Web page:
WASHINGTON - The notoriety that Oliver North gained as a White House aide during the Iran-contra scandal has made him a millionaire, according to financial disclosure forms the U.S. Senate candidate filed last week.
North has received $2 million in personal income in the past 21 months, the federal records show, with most of the money coming from a book and lectures in which he tells his side of the arms-for-hostages deal that rocked the Reagan administration. The disclosure shows North took in $1.7 million in book royalties and speaking fees since Jan. 1, 1993, by far his largest source of income.
Although North repeatedly has described himself in campaign speeches as a small businessman who is familiar with the problems of running a company, the disclosure shows North has made no money recently from the bulletproof-vest company he operates. The filing disclosure estimates North's ownership share of Guardian Technologies International is worth more than $1 million but indicates North received no income from it during the period covered by the disclosure.
North, a Virginia Republican, was required to disclose his personal finances because he filed papers formally entering the U.S. Senate race last month. He is being opposed for the GOP nomination by James Miller, former Reagan administration budget director. The Senate seat is held by Democrat Charles Robb.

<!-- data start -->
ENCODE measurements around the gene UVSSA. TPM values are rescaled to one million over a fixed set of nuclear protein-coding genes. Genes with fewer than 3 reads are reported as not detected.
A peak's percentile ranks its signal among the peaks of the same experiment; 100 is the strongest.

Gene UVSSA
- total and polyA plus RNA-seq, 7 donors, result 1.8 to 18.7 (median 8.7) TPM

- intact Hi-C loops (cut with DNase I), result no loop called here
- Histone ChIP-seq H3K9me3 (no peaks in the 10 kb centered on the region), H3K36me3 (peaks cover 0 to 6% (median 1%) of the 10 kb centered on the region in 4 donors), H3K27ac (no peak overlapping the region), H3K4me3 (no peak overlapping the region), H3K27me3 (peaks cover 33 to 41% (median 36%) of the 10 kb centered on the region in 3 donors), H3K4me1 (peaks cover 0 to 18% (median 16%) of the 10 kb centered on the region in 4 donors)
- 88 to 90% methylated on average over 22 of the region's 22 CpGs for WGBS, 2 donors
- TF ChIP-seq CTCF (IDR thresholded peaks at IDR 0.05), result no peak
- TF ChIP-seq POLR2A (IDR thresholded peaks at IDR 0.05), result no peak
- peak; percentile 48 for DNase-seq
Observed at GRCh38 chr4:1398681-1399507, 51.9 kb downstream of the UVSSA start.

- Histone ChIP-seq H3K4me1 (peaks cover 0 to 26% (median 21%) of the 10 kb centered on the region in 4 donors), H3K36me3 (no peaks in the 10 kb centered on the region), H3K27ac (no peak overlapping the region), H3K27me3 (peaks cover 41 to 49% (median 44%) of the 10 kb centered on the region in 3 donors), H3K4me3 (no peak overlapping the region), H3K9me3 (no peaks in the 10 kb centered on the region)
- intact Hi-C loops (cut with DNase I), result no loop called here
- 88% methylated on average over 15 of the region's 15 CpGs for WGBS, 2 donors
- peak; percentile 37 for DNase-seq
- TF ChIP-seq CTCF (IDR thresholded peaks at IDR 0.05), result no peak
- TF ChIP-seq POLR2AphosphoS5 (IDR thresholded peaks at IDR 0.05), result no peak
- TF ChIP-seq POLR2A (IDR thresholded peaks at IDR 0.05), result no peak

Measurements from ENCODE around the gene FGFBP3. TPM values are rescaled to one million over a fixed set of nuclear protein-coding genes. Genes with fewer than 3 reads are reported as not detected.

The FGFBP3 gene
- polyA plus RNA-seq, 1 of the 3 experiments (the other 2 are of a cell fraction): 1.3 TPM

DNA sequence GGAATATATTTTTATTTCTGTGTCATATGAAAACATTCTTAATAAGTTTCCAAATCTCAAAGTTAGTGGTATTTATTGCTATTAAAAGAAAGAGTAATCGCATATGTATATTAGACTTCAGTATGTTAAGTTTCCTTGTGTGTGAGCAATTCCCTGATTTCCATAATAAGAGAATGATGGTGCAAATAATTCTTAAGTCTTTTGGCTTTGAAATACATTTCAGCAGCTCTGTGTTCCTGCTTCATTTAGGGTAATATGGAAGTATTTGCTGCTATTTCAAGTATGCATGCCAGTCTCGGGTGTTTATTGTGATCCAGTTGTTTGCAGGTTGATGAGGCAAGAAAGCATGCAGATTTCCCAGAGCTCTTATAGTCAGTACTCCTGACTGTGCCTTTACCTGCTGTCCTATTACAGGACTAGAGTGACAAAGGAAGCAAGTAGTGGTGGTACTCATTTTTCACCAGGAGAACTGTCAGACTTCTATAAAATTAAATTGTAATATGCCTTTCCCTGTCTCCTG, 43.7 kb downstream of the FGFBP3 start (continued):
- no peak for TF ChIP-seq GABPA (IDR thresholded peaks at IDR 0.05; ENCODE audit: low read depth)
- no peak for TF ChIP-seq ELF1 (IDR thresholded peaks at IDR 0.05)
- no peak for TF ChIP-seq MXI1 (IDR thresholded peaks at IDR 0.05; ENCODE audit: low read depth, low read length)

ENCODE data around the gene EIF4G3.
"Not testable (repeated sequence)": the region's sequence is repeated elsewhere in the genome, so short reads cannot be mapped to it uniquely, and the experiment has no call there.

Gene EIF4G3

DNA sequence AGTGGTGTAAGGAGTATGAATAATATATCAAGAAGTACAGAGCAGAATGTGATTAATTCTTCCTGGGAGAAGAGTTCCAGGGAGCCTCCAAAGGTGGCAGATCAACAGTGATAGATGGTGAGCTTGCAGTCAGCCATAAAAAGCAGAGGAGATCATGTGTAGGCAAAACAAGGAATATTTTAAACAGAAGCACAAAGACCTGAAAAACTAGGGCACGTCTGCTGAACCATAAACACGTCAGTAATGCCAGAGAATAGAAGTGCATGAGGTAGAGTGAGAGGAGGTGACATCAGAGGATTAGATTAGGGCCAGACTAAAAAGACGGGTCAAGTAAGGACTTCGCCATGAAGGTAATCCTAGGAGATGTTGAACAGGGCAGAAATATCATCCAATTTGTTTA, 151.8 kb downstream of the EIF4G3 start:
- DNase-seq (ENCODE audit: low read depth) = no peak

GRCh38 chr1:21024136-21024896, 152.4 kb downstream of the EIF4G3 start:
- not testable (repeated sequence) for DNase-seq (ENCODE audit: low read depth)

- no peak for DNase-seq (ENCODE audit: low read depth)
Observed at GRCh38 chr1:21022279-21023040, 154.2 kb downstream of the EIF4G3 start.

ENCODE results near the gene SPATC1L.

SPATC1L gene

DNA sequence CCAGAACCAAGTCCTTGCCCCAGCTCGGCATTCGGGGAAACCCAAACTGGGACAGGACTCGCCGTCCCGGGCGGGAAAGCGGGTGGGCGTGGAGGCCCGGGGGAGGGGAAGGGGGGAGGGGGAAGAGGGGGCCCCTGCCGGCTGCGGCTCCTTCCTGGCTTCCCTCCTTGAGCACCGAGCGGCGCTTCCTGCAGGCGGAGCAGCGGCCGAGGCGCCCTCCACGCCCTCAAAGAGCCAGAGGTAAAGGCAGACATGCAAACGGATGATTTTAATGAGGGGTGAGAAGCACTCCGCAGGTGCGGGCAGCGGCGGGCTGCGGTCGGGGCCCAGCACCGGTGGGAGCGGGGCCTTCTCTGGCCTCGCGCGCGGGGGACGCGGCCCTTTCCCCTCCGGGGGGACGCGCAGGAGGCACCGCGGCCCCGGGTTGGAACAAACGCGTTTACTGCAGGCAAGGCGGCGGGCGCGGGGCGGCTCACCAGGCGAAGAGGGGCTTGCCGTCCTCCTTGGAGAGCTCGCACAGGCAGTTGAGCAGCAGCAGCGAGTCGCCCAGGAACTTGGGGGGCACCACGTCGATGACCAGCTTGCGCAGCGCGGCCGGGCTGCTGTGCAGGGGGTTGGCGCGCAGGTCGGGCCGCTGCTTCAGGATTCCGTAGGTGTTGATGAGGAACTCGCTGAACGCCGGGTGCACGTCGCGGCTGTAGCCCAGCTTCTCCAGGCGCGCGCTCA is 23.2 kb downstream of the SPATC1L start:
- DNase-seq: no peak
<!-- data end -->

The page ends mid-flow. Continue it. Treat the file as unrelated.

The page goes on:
The disclosure does not indicate how much North received for individual speeches or from his best-selling autobiography, but it clearly indicates a sizable segment of the public remains hungry to hear North's account of the foreign policy debacle.
During the Iran-contra affair, North led efforts to win the release of U.S. hostages from Iran by selling arms to that country, in violation of the Reagan administration's stated policy. He later diverted profits from those sales to finance arms sales to the contra revolutionaries in Nicaragua.
North acknowledged deceiving Congress and was convicted of several charges, including accepting an illegal gratuity. His conviction was set aside when the federal courts ruled his immunized statements to a congressional panel might have influenced the outcome of his trial.
In recent years, however, North has become a hero to many conservatives.
North said he sees nothing wrong in profiting from his role in the Iran-contra scandal. "I earned it," he said. "Every one of those speeches was a night away from home."